According to new research, being nervous, socially isolated, anxious or neurotic during childhood protects young men from becoming criminal offenders until they enter adulthood.
Unfortunately, the protective effect seems to wear off after the age of 21.
These are the findings of Dr. Georgia Zara, from the University of Turin in Italy, and Dr. David Farrington, from the University of Cambridge in the UK, who explored whether or not certain childhood factors delay the onset of criminal behavior until adulthood.
Zara and Farrington followed a total of 400 males in London, who took part in The Cambridge Study in Delinquent Development, between the ages of 8 to 10 and 48 to 50.
Participants were split into three groups: 35 late onset criminals first convicted at 21 years old or older with no overt signs of delinquency at ages 10 to 14 and 15 to 18; 129 early offenders first convicted between the ages of 10 and 20 years old; and 236 law-abiding men.
The authors found that being nervous and withdrawn shielded boys against committing criminal acts during adolescence, but, after the age of 21, it no longer held them back. Compared with early onset offenders, late onset criminals were more nervous, had fewer friends from ages 8 to 10, and were less likely to have had sexual intercourse by the age of 18.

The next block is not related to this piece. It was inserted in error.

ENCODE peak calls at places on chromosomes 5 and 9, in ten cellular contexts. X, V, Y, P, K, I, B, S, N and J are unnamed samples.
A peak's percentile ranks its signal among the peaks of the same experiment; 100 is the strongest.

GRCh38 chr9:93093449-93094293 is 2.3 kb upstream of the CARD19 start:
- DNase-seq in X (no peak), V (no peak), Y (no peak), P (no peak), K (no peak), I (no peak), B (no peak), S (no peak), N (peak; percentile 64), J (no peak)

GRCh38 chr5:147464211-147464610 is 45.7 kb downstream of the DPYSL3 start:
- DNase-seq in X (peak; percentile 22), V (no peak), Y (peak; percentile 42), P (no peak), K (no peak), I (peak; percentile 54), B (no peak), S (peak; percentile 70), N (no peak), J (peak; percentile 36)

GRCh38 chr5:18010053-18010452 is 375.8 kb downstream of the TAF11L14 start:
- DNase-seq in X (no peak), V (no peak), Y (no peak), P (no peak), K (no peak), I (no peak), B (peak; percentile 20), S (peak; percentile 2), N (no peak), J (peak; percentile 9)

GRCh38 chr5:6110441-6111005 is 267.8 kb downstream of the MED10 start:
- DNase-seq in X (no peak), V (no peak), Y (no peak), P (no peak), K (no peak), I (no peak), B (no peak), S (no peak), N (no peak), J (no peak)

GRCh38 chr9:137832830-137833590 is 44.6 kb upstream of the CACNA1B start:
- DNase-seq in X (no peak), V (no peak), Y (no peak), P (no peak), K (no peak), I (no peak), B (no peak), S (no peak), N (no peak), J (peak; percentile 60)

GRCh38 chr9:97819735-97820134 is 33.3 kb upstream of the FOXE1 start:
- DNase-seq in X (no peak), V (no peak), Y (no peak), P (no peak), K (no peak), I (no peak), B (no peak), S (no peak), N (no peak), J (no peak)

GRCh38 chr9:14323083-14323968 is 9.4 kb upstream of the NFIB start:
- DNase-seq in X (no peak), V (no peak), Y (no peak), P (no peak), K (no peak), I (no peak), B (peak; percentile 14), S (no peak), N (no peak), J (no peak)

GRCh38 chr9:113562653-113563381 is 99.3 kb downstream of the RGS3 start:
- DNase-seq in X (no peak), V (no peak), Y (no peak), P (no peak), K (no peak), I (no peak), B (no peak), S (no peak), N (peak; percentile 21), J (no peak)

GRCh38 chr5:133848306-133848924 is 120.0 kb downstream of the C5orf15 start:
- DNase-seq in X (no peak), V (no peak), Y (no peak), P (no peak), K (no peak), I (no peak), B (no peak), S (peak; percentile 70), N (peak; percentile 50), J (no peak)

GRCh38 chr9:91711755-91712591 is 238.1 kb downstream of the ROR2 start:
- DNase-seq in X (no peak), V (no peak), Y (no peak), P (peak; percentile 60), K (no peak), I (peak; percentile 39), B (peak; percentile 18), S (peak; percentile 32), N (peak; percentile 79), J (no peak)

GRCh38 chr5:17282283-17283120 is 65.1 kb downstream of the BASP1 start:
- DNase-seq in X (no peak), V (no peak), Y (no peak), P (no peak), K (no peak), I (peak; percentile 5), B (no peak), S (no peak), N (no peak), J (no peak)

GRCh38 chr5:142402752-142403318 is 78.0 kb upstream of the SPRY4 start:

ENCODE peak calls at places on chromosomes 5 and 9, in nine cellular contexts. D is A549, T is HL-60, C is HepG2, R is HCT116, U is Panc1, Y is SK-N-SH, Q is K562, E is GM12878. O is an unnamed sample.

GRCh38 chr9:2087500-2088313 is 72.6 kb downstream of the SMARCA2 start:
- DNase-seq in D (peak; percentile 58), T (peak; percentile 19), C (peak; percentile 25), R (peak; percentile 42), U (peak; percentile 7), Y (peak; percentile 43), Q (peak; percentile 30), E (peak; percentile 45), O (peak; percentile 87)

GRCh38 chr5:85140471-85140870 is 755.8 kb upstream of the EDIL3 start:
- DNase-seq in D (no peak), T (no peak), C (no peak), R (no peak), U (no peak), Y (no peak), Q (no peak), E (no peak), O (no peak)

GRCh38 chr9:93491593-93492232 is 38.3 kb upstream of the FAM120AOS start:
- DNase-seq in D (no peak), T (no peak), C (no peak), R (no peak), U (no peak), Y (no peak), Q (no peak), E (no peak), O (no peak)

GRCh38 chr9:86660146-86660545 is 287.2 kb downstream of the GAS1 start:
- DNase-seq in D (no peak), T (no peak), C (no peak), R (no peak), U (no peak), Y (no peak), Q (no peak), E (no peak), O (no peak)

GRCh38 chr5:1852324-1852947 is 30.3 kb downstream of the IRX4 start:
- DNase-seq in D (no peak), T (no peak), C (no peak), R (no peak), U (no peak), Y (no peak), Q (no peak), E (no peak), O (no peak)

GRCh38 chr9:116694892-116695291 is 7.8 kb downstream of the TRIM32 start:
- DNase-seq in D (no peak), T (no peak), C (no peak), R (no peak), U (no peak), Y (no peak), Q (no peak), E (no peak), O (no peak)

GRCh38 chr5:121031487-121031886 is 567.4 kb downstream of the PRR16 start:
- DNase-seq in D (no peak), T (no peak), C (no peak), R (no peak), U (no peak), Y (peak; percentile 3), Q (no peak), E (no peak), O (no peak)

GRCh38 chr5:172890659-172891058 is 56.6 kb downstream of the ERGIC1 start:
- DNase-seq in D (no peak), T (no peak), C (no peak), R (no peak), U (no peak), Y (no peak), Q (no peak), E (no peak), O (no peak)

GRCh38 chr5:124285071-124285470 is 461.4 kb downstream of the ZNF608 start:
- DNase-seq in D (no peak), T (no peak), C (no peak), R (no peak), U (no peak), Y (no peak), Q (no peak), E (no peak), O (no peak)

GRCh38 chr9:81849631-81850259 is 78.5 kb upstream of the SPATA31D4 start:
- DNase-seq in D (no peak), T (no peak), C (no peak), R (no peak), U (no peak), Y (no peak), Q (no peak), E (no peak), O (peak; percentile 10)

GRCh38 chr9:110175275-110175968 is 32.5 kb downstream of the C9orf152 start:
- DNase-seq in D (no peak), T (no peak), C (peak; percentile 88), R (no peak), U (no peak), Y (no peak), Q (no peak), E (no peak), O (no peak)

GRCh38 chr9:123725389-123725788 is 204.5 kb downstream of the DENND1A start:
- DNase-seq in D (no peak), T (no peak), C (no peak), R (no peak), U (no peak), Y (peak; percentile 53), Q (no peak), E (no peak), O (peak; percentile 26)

Compared with nonoffenders, those who turned to crime later in life were more anxious at school from ages 12 to14 and very neurotic by age 16.
The results of this study show that adult offending can be predicted from childhood and may shed light on early psychological and temperamental traits likely to play a role in delaying criminal behavior until adulthood.
The findings provide insight into how children with these characteristics may find themselves in high-risk situations later in their lives, being unprepared to cope with the pressures and difficulties of adult life.
The authors suggest that tackling the issues involved in delayed criminal behavior early is key: “Given that diverse strongest predictors of adult criminality in this study can be addressed (e.g., nervousness), kept under control (e.g., anxiety), or modified (e.g., not having had sexual intercourse), they imply possible targets for successful intervention. Hence, there is enormous scope for significant cost savings, both economically and in the quality of life, from early intervention policies.”
Their research has just been published online in Springer’s Journal of Youth and Adolescence.